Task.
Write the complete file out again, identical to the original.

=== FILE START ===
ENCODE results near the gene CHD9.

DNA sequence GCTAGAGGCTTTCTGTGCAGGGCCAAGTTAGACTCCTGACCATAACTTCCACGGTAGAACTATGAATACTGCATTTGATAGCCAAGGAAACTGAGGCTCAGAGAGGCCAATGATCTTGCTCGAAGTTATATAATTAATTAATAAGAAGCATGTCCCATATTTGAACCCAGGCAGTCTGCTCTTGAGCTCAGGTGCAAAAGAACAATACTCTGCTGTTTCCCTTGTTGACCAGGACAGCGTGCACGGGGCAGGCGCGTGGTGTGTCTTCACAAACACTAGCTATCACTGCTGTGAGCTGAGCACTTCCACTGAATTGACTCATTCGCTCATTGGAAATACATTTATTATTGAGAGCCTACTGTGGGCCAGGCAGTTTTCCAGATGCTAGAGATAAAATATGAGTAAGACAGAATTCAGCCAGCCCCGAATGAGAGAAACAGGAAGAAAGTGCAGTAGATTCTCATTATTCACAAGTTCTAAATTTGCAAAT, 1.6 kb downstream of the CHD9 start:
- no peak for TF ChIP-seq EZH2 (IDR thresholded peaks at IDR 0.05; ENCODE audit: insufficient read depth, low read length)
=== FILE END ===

ENCODE results near the gene CHD9.

DNA sequence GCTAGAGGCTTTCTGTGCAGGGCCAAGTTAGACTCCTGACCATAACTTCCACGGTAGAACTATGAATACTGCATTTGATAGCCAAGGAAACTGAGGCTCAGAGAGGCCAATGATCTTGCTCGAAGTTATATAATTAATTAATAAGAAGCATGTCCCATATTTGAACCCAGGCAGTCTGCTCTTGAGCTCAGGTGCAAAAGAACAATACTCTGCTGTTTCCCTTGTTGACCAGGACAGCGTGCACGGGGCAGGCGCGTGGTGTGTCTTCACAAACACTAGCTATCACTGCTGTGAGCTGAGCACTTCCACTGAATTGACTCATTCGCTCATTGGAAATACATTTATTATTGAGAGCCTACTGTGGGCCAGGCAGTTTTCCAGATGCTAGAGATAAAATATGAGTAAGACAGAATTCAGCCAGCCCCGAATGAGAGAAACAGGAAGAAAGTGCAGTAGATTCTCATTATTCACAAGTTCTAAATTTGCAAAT, 1.6 kb downstream of the CHD9 start:
- no peak for TF ChIP-seq EZH2 (IDR thresholded peaks at IDR 0.05; ENCODE audit: insufficient read depth, low read length)